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Boycott to demonstrate gay economic power

By T.K. MALOY, UPI Deputy Business Editor   |   Sept. 22, 2004 at 4:08 PM   |   Comments

WASHINGTON, Sept. 22 (UPI) -- As found during the civil rights struggles of the 60s, an economic boycott is often a good way to get peoples' attention -- which is what the Boycott For Equality, a gay rights group, is aiming for with a national work walkout and a coordinated money withdrawal on Oct. 8, as a demonstration of gay economic power.

Organizers of the Boycott For Equality, which is seeking full legal recognition of gay marriage and equality in the workplace, say that the cash withdrawal could total billions and empty the cash reserves in some ATMs. Participants in the boycott are being asked to withdraw $80 from their local ATM.

"Boycott For Equality expects the action will exhaust the cash in many ATMs, leaving a reminder of gay economic power to all who try to use them throughout the long bank weekend," the Atlanta-based group said in a statement.

Participants are also being asked to refer to the boycott when "communicating with their elected representatives, particularly when candidates ask for money to fund their campaigns."

Group co-founder Dale Duncan said, "Let them know you participated in the boycott. Just take your ATM receipt, cross out your account number, circle your balance, write 'GAY MONEY' on it and mail it to campaign headquarters in the postage-paid envelope they provide. They'll get the message that nobody in America can be taken for granted."

The $80 amount represents how much the average member of the gay and lesbian community is estimated to contribute to the U.S. economy each day in spending. For 2003, this was estimated to total $1.4 billion each day, and top $500 billion for the year, according to computations by Washington D.C.-based Witeck-Combs Communications, a public-relations company that researches gay spending trends.

This year, Robert Witeck, the firm's chief executive officer, said that gay and lesbian spending will hit $585 billion a year. He said his firm currently estimates that there are around 15 million adult Americans who are gay, lesbian or bisexual.

The Boycott for Equality Day also includes a one-day work stoppage or "pink flu" day; a moratorium on spending for goods and services such as gas, food and clothing, to show retailers what would happen if 7 percent of their revenue goes away; closures by sympathetic businesses to make their customers aware of "how dependent Americans are upon each other;" and, a halt to cell phone use.

Witeck said that while he applauded the idea of the boycott for being "creative with the message," the "idea was unlikely to have much economic impact."

"This has been the history of boycotts," he said, noting that for a boycott to hit hard it must go on for longer than one day.

Duncan, a teacher, said he began boycott planning after President George Bush announced his support of the Federal Marriage Amendment earlier this year. The amendment -- which would legally define marriage as the union between a man and a woman only -- was introduced into the U.S. House of Representatives by Rep. Marilyn Musgrave, R-Colo. and in the U.S. Senate by Sen. Wayne Allard, R-Colo, in 2003.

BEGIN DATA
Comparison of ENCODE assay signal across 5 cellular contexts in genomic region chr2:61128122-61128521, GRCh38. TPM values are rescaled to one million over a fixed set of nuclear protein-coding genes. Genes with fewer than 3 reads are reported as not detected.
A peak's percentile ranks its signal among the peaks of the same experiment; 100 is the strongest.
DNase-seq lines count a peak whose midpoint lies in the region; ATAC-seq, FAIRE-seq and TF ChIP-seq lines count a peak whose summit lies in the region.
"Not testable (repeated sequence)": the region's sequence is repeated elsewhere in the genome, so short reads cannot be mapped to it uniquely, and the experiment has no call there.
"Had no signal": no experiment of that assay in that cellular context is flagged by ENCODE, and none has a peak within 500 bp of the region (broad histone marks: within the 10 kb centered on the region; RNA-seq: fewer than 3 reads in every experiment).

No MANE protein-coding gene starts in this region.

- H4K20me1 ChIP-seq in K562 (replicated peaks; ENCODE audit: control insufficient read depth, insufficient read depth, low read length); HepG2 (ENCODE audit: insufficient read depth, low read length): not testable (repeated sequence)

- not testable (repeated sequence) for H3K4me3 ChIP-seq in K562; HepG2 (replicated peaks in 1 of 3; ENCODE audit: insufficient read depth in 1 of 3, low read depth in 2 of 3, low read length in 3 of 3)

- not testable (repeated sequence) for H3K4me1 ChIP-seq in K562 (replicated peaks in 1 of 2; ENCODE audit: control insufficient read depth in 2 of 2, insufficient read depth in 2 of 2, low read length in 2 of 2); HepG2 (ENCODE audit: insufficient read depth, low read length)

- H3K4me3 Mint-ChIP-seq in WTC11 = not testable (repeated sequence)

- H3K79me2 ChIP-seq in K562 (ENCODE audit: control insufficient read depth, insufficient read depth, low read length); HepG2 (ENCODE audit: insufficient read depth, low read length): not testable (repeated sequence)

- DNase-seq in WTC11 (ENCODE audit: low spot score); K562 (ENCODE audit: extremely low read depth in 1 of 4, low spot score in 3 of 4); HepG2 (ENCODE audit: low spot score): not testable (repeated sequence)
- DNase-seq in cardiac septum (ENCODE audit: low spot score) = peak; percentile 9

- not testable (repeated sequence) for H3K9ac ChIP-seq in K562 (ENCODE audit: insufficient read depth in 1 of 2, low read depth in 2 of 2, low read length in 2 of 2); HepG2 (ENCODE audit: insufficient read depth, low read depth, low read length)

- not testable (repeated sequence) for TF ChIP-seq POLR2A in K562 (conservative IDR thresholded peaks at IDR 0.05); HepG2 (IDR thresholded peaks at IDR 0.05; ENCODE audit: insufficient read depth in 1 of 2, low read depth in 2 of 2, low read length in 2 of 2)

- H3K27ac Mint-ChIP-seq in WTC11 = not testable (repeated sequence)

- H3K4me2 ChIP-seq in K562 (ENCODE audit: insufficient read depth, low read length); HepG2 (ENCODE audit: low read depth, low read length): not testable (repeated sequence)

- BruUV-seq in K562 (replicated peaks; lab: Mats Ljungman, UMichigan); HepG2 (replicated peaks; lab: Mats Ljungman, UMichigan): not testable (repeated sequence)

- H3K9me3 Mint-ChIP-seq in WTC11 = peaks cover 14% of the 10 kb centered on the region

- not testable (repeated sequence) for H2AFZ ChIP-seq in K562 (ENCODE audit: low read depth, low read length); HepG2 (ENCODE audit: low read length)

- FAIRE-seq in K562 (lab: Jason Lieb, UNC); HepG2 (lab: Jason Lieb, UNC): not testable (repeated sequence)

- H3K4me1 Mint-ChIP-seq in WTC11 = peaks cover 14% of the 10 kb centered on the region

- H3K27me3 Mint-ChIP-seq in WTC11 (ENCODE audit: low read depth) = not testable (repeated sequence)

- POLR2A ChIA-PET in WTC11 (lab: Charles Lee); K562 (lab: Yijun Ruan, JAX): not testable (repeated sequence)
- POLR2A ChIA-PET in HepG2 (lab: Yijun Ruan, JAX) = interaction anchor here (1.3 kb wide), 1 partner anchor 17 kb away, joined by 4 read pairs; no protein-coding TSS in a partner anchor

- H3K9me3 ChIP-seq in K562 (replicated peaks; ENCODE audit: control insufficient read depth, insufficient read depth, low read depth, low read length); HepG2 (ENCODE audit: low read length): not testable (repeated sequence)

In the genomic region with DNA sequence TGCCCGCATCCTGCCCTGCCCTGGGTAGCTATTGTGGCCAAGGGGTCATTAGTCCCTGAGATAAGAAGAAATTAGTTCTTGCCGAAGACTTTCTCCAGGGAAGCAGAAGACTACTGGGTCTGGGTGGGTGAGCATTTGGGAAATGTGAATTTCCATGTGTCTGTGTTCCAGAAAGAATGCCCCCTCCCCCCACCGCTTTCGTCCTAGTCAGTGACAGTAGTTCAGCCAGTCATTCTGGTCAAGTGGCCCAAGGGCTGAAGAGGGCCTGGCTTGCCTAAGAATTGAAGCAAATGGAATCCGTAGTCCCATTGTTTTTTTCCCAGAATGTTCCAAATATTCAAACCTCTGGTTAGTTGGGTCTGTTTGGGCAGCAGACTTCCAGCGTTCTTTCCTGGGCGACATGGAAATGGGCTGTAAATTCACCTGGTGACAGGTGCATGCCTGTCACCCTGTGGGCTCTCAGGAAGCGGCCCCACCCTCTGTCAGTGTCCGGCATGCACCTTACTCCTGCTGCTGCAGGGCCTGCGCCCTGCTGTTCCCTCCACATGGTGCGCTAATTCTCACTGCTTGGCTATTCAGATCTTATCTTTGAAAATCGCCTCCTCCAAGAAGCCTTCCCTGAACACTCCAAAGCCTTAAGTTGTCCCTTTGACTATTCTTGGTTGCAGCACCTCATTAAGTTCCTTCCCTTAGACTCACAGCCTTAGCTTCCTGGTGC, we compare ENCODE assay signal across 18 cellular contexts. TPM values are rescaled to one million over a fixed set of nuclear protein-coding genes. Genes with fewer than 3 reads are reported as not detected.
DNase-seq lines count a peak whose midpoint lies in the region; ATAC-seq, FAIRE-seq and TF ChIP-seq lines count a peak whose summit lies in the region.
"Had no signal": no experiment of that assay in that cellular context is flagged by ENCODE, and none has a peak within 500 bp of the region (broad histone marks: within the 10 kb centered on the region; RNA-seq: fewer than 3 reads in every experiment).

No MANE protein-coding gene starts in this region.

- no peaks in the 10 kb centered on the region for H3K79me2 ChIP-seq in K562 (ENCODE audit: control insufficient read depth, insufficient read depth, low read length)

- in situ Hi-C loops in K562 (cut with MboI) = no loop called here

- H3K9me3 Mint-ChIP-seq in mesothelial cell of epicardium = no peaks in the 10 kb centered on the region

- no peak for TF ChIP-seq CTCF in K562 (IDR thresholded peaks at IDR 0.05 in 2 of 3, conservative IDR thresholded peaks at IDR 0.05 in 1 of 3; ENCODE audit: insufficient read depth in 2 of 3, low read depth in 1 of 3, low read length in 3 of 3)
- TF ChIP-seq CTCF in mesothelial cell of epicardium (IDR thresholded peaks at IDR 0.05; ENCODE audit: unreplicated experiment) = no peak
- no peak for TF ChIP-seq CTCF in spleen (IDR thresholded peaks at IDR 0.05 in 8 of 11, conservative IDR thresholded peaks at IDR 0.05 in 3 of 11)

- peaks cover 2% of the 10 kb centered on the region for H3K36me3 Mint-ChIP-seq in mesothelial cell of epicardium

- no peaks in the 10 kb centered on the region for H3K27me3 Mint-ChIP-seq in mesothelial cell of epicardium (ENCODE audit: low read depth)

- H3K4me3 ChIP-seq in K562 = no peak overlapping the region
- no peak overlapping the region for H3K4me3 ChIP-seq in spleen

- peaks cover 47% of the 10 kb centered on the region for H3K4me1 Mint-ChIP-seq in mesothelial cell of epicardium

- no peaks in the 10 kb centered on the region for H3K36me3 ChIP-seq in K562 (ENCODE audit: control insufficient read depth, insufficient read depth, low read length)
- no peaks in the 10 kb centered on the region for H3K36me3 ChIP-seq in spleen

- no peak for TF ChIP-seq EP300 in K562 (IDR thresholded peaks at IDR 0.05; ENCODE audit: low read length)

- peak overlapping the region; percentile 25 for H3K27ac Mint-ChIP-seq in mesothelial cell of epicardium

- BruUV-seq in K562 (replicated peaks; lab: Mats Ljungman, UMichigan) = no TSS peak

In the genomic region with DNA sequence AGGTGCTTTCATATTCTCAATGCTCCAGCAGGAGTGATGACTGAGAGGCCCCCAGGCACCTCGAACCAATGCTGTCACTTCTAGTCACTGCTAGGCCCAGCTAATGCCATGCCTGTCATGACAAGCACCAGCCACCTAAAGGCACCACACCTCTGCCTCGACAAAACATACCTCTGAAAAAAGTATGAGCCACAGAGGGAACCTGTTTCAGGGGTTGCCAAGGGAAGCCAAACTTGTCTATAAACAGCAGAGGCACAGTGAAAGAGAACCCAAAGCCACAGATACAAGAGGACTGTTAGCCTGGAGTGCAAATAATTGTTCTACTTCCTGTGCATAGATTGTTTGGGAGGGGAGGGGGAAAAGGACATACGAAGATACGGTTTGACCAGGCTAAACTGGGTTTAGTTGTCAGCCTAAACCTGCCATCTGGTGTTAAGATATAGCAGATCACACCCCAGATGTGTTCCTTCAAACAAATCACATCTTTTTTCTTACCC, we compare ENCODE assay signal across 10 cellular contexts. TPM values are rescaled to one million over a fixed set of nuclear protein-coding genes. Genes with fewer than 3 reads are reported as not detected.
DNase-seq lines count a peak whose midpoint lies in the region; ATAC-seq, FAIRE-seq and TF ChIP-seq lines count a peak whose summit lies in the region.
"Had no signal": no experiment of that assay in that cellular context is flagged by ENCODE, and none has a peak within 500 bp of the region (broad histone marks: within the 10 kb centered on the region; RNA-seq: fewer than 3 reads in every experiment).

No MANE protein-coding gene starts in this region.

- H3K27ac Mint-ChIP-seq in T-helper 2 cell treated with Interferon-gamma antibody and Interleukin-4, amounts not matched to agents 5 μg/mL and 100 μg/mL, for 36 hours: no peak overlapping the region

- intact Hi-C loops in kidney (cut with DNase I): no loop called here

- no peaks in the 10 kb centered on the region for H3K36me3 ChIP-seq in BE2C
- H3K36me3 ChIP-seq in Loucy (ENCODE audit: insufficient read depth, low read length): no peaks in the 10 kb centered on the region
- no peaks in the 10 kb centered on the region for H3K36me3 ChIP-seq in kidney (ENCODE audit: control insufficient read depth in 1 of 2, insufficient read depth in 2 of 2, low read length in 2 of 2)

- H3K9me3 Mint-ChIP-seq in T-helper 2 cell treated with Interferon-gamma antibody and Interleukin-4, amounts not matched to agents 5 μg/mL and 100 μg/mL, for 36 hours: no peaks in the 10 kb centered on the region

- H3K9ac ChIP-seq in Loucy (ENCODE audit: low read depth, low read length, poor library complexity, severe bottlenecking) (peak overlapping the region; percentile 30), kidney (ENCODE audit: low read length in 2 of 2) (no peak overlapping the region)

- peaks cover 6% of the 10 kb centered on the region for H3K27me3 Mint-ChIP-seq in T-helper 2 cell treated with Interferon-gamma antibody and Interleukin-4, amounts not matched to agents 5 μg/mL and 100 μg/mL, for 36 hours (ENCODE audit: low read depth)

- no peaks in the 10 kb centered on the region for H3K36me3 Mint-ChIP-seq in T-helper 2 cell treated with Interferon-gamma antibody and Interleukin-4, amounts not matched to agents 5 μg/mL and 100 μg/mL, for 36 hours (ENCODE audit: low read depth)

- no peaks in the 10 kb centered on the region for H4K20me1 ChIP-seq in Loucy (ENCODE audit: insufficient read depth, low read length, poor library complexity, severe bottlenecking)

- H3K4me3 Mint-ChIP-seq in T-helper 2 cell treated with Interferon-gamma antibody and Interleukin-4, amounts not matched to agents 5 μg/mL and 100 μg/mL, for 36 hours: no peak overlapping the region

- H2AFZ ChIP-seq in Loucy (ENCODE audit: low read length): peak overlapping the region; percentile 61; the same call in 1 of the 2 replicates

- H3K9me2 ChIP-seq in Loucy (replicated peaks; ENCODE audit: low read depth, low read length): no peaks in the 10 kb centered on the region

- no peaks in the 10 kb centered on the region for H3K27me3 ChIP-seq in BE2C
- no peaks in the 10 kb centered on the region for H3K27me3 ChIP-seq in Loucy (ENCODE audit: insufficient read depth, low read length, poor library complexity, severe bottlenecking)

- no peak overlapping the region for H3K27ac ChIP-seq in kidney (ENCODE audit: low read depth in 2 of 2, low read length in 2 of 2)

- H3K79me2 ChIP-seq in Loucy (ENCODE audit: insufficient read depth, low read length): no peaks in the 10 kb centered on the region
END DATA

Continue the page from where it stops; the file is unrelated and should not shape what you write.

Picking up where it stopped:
For any constitutional amendment to succeed, it to must pass both chambers of Congress with a two-thirds majority and then be ratified by legislatures in three-fourths of the states. Most constitutional amendments fail.

"My partner (Joe Henderson) and I created the idea after hearing the president announce his support for the ban on same-sex marriage. We have been together 10 years and felt that we had to do something," Duncan said.

Duncan said he initially invested $3,500 of his own money to launch the boycott, including the construction of the group's Web site.

He added that among the gay community, "There is a very high level of interest in the idea. We have had over 1,000,000 hits on our site in the last 3 months. It is a total grass roots effort. We have not sought endorsements from major organizations, but we certainly would welcome them."

Duncan noted that though there may be some dissent among gays and lesbians as to whether such an economic boycott may do more harm than good, " ... a large majority of my e-mails are supportive. Individuals want to feel empowered. This event has the ability to make that happen."

According to Duncan, so far around 15,000 people have already pledged to participate. Activist groups that have endorsed or encouraged Boycott For Equality Day include: Don't Amend: The Equality Campaign, The Advocate magazine, Civil Marriage US, several local PFLAG chapters, DC Diversity, Equality Illinois and Wyoming Equality.

The Human Rights Campaign, the nation's largest gay and lesbian organization and the National Gay and Lesbian Task Force, the nation's oldest gay and lesbian organization, are not officially supporting the boycott.

"The idea is risky," said Duncan of these two major groups not officially giving their support. "What if it's not a success."

Duncan noted that in at least 36 states, it is still legal to fire someone because of their sexuality, adding, "and nowhere in the United States are these (gay)taxpayers able to file joint federal income tax (returns), combine tax deductions, or access their partner's social security or disability benefits."

He said, "I am not a full-time activist. This is the first time we have ever done anything like this. We cannot allow our leaders to deny us our civil liberties."

© 2004 United Press International, Inc. All Rights Reserved. Any reproduction, republication, redistribution and/or modification of any UPI content is expressly prohibited without UPI's prior written consent.
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